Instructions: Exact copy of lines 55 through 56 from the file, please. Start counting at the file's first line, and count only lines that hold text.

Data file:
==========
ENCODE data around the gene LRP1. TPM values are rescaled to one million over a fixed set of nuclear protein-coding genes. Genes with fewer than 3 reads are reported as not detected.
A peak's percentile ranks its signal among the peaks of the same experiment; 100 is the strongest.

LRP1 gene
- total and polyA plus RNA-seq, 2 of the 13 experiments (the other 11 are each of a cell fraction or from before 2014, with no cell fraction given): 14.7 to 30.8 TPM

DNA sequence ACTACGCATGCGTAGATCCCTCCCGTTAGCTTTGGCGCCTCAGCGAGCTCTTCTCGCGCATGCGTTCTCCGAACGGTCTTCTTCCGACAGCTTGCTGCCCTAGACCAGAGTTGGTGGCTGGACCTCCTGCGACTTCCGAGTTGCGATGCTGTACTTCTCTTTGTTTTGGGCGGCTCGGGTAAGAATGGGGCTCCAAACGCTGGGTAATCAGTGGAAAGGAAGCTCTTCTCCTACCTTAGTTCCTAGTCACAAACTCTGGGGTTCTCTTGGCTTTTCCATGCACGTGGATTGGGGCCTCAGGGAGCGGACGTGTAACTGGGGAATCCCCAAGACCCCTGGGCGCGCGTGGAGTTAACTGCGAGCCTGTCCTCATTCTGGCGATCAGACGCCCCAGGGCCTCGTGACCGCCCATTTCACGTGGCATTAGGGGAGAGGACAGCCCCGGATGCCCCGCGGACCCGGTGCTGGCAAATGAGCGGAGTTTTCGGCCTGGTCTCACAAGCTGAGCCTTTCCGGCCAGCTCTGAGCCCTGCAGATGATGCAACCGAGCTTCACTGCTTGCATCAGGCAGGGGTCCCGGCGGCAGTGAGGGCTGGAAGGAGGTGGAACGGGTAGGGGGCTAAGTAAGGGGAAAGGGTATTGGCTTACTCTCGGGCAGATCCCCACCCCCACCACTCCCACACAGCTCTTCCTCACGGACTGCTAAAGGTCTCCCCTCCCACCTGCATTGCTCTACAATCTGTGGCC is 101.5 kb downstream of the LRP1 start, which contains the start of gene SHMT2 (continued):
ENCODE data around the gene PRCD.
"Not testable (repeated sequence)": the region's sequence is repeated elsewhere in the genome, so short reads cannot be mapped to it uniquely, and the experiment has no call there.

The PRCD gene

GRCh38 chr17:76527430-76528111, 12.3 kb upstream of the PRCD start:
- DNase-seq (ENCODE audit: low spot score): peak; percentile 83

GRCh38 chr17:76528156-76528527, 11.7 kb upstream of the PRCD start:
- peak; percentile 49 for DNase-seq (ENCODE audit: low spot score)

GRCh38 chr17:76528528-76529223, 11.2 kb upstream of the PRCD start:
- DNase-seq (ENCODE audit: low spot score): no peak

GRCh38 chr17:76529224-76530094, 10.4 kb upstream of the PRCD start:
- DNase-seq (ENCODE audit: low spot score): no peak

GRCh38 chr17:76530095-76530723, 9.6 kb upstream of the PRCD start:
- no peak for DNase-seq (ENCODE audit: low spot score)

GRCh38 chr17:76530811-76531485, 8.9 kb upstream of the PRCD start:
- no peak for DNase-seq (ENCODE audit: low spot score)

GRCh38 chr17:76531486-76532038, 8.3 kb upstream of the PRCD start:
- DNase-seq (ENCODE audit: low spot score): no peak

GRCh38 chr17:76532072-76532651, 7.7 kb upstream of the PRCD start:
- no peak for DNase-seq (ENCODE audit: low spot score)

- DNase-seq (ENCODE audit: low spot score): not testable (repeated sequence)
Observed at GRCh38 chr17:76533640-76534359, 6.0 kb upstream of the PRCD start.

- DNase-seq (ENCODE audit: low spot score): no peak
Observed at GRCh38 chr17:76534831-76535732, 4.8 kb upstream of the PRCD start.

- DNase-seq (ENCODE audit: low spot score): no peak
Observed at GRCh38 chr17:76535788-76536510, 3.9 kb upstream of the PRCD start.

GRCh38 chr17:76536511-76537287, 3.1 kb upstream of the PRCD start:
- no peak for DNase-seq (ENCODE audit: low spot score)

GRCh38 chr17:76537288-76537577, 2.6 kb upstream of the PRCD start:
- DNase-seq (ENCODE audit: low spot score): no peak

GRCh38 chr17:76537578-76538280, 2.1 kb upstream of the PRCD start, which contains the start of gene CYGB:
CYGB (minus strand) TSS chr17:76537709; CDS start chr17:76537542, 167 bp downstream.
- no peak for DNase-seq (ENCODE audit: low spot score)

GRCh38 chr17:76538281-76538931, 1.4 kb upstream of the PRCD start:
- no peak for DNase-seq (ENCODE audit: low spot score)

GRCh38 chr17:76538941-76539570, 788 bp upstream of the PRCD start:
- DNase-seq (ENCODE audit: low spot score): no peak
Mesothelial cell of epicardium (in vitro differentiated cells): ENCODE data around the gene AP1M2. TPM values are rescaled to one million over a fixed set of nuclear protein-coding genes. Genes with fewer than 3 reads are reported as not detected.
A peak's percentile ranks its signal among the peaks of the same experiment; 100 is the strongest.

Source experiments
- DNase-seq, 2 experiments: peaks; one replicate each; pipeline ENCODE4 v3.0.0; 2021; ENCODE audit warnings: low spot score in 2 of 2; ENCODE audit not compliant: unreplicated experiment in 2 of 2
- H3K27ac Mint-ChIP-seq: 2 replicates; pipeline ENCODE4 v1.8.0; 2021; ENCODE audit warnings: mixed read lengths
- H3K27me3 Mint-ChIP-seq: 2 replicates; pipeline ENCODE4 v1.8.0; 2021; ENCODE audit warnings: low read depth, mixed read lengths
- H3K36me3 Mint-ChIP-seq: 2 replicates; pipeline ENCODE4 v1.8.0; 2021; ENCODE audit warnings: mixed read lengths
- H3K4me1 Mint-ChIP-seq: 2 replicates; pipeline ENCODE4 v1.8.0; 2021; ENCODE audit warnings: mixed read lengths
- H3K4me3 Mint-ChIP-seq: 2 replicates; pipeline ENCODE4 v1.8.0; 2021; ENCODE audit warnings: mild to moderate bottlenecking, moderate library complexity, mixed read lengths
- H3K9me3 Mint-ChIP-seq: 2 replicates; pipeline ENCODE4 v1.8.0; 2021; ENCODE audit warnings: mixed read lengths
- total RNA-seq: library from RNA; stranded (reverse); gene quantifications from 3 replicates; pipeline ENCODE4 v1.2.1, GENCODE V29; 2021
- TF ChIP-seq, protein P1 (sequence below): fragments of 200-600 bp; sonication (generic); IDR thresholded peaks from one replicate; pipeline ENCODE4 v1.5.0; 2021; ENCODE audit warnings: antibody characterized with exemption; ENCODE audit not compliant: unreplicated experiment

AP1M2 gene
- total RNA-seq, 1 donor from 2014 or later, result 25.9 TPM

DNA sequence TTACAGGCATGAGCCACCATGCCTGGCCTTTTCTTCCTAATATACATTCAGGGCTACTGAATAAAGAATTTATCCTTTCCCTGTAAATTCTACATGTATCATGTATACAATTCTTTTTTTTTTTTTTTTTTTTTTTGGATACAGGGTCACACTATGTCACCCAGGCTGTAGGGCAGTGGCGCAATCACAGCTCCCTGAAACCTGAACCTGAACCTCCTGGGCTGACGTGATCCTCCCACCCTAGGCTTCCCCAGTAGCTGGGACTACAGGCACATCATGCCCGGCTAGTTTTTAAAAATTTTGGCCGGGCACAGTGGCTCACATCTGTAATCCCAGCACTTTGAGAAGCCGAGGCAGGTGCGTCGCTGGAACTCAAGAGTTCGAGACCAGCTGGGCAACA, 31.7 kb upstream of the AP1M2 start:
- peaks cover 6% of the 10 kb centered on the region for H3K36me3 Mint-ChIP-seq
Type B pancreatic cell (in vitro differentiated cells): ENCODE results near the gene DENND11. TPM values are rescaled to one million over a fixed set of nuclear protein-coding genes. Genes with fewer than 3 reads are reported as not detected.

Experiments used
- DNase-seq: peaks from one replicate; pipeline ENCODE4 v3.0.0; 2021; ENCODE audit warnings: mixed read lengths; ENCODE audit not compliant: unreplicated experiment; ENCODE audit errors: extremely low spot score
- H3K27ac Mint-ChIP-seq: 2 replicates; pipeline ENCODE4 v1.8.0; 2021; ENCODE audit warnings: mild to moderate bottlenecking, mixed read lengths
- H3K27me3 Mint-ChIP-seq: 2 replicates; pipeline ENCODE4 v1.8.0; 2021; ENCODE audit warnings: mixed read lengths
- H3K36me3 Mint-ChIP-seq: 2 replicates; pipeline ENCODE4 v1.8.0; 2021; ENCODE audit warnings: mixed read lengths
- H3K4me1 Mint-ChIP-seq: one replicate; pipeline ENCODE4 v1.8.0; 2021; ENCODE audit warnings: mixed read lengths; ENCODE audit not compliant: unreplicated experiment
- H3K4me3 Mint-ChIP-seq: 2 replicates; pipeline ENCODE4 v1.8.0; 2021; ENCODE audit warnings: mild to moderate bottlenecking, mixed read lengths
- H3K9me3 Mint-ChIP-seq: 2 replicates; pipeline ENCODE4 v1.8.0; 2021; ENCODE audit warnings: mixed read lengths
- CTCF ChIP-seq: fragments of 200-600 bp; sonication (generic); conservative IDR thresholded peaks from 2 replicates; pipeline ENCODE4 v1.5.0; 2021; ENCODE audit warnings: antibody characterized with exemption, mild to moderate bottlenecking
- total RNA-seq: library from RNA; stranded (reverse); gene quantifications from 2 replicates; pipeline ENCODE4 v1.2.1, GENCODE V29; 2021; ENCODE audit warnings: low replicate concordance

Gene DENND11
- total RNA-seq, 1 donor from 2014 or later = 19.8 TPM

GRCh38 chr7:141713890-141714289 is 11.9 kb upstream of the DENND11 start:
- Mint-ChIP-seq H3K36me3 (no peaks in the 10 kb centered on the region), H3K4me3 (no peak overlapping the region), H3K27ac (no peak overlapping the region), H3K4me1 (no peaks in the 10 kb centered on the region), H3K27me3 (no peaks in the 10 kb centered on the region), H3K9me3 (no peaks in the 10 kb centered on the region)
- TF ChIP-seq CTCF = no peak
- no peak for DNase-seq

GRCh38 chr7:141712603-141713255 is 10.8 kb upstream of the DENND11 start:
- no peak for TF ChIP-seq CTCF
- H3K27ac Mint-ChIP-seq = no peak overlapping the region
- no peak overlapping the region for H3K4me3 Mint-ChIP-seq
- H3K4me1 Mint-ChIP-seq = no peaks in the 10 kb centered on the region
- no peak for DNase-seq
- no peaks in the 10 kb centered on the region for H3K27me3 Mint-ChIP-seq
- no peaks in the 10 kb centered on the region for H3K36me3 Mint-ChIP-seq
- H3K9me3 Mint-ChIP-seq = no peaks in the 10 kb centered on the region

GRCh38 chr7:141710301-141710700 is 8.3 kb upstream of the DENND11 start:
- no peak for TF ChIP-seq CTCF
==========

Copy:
- total RNA-seq, 1 donor from 2014 or later, result 25.9 TPM

DNA sequence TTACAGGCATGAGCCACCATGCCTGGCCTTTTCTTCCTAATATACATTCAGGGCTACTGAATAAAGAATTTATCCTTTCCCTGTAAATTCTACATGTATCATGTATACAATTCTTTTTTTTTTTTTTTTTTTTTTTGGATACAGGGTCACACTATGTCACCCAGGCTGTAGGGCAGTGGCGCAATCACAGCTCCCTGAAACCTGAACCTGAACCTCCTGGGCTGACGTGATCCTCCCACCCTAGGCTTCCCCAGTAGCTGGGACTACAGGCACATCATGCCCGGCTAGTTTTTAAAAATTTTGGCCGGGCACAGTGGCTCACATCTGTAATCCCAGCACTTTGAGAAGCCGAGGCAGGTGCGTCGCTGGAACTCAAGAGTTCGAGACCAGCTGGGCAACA, 31.7 kb upstream of the AP1M2 start: